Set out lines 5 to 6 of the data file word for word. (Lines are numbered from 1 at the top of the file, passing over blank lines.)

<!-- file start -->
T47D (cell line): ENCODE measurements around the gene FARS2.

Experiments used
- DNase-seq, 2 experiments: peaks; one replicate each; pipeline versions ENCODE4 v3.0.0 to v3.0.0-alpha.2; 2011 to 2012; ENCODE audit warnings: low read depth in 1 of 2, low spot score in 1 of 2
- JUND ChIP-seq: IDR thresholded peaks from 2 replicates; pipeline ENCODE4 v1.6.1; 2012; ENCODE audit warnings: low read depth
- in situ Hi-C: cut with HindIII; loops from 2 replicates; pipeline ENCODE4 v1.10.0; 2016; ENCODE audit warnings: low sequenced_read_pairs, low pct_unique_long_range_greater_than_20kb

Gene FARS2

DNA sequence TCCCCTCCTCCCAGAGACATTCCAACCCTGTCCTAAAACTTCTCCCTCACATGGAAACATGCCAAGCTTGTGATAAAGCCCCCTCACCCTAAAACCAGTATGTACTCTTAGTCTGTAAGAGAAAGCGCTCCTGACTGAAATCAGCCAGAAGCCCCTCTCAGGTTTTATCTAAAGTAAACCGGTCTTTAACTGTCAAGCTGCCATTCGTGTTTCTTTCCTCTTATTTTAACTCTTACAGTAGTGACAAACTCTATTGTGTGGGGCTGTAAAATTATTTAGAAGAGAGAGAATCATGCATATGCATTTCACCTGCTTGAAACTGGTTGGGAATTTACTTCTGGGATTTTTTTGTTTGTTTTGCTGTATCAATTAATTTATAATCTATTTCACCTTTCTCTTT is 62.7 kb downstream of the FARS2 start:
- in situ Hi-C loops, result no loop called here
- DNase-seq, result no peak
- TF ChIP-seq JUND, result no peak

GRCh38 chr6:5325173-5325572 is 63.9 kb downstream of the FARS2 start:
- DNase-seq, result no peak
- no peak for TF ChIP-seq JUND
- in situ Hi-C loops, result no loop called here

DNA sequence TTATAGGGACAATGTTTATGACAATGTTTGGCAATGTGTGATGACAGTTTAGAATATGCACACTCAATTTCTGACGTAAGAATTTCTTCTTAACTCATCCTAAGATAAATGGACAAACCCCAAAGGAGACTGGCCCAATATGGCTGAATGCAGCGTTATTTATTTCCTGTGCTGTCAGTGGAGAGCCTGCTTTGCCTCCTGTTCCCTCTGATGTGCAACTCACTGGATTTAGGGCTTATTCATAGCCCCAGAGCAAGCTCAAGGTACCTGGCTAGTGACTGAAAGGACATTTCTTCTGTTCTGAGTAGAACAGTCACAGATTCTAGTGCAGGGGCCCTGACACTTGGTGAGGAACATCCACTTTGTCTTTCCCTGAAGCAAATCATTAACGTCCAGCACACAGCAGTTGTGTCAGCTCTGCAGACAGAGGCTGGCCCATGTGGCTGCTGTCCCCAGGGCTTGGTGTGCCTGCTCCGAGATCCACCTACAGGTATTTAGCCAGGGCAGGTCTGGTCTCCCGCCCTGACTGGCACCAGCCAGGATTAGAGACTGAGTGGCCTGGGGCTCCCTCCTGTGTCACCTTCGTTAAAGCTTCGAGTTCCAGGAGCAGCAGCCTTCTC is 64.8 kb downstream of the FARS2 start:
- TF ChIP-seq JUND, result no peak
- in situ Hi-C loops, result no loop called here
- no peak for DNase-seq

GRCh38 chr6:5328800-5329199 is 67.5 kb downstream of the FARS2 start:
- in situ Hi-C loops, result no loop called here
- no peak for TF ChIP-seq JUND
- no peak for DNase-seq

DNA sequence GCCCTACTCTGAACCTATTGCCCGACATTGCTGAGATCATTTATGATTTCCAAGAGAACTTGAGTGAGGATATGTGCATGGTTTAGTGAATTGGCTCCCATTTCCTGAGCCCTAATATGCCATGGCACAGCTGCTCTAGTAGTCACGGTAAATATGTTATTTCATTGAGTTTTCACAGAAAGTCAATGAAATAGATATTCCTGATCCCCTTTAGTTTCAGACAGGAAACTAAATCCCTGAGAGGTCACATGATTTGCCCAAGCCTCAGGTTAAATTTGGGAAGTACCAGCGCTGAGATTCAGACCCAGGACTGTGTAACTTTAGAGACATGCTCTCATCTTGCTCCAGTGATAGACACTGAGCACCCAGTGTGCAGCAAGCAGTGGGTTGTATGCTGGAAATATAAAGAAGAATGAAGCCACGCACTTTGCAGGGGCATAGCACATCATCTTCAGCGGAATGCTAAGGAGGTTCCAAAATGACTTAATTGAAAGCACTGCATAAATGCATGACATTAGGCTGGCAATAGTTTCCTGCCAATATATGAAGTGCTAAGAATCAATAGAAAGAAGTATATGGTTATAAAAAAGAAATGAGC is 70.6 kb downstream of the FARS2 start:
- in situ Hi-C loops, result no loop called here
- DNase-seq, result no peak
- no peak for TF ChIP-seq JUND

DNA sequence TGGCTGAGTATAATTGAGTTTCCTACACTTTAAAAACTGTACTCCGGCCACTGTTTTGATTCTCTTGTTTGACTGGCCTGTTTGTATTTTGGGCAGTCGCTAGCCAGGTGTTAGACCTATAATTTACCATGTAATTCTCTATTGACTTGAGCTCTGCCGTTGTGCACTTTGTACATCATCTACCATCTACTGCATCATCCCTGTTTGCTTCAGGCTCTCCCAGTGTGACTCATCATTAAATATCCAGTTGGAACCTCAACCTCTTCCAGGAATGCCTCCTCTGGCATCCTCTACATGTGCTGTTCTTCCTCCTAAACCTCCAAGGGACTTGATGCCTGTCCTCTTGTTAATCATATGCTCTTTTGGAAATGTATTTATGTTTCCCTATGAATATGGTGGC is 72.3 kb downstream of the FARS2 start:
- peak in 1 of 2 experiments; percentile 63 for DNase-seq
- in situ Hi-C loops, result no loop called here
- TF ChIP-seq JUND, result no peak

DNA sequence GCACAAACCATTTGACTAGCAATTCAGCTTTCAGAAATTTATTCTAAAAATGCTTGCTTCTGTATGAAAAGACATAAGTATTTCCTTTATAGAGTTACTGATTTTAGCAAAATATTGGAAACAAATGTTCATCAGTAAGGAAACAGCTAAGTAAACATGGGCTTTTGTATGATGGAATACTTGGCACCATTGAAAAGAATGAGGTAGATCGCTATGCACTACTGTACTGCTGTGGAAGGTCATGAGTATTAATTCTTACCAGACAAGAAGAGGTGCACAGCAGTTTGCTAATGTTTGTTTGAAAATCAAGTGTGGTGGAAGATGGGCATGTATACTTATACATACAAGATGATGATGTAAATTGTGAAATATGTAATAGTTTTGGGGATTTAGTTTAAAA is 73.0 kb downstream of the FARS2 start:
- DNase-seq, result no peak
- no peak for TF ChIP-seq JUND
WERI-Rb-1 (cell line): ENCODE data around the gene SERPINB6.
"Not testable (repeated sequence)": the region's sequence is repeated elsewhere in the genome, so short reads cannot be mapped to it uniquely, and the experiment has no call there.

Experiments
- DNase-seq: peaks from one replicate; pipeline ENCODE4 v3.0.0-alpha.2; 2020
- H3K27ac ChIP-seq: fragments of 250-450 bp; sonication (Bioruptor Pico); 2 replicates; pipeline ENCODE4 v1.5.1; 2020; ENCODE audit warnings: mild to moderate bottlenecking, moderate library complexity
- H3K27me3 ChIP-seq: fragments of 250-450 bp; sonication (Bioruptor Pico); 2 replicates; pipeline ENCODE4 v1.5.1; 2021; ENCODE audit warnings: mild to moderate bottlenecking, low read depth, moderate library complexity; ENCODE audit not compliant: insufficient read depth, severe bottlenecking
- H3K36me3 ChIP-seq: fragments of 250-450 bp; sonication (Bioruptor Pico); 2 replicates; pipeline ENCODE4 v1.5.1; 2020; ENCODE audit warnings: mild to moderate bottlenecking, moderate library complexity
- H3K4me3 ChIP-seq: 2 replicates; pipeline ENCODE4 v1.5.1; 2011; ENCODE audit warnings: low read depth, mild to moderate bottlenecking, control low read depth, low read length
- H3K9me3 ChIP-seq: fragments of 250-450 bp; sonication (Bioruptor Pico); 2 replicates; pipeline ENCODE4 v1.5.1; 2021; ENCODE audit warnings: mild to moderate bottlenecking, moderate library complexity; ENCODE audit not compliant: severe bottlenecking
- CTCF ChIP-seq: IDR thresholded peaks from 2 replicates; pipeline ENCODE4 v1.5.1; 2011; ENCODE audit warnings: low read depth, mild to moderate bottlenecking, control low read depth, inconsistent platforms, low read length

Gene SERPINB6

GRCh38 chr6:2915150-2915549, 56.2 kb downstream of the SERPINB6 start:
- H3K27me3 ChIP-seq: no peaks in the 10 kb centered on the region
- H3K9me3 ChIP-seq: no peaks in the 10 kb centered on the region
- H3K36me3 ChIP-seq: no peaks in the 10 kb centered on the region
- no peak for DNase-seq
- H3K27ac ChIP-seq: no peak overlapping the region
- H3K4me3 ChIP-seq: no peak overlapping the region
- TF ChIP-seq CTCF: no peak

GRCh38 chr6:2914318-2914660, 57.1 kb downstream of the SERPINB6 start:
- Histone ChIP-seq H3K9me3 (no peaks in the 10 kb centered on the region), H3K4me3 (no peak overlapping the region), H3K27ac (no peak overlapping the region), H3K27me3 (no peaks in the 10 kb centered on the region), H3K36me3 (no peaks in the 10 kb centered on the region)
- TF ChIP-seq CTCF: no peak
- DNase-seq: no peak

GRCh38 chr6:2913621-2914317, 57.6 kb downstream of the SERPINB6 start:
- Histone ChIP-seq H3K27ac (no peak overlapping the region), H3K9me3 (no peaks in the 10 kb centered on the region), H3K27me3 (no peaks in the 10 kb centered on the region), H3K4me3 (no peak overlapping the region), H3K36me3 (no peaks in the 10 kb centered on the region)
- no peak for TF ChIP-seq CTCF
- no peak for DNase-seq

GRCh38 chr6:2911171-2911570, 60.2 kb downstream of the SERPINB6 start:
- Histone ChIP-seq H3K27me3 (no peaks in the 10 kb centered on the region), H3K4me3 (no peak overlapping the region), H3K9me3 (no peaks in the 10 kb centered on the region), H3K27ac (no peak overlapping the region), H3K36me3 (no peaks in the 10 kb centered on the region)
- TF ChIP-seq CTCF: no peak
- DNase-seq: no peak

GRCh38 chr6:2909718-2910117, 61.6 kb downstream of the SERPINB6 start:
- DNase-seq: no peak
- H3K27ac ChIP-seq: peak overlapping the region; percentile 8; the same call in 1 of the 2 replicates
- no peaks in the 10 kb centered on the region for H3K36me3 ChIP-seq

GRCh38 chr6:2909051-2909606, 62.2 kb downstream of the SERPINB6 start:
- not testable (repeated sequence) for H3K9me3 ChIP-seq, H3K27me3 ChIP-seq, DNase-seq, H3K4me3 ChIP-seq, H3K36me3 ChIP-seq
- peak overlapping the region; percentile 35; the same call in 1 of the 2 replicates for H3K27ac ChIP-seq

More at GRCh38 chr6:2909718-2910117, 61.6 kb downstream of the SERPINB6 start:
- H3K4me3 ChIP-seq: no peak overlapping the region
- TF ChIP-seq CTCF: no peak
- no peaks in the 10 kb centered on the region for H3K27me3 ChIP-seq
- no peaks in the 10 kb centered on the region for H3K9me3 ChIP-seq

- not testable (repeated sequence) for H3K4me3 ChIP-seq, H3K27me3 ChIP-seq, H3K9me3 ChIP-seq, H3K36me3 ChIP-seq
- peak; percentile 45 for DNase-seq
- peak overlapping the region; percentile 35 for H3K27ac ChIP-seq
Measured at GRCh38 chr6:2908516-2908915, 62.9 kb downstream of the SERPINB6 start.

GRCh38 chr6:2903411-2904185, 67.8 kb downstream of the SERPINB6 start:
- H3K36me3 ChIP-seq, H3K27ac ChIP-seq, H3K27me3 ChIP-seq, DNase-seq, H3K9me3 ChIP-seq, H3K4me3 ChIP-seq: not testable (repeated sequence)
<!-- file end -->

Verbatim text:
- in situ Hi-C: cut with HindIII; loops from 2 replicates; pipeline ENCODE4 v1.10.0; 2016; ENCODE audit warnings: low sequenced_read_pairs, low pct_unique_long_range_greater_than_20kb

Gene FARS2